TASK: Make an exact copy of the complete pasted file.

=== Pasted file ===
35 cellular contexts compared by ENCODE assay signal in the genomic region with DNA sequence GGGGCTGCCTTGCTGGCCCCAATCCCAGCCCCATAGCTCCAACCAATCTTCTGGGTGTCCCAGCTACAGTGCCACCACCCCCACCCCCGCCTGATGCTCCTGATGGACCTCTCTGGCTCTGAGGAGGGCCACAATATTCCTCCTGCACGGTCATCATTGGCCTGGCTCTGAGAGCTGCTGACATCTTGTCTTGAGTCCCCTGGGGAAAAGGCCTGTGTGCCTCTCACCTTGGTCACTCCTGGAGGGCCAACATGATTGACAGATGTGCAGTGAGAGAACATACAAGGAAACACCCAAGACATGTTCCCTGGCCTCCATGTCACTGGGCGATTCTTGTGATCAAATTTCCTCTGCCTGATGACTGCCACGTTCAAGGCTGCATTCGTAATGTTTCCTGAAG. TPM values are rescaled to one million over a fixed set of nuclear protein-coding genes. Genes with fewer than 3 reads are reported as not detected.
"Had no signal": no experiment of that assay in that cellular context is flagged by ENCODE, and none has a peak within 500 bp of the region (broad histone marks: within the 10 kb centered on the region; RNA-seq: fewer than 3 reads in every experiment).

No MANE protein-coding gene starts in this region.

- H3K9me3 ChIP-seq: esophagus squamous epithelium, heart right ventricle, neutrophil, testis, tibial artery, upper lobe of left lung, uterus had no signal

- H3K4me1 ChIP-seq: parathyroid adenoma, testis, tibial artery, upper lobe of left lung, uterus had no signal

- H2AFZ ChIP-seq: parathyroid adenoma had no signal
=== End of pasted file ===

35 cellular contexts compared by ENCODE assay signal in the genomic region with DNA sequence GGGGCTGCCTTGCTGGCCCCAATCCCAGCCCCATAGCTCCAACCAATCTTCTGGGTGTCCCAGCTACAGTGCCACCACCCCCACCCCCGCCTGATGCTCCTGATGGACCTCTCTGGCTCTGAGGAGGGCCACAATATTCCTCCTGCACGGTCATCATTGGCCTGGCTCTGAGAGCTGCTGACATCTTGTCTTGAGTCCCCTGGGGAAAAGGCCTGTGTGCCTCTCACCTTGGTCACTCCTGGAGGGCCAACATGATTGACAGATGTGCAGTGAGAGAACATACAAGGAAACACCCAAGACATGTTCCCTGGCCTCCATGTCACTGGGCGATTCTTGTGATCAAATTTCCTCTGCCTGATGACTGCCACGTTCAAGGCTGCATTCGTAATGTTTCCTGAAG. TPM values are rescaled to one million over a fixed set of nuclear protein-coding genes. Genes with fewer than 3 reads are reported as not detected.
"Had no signal": no experiment of that assay in that cellular context is flagged by ENCODE, and none has a peak within 500 bp of the region (broad histone marks: within the 10 kb centered on the region; RNA-seq: fewer than 3 reads in every experiment).

No MANE protein-coding gene starts in this region.

- H3K9me3 ChIP-seq: esophagus squamous epithelium, heart right ventricle, neutrophil, testis, tibial artery, upper lobe of left lung, uterus had no signal

- H3K4me1 ChIP-seq: parathyroid adenoma, testis, tibial artery, upper lobe of left lung, uterus had no signal

- H2AFZ ChIP-seq: parathyroid adenoma had no signal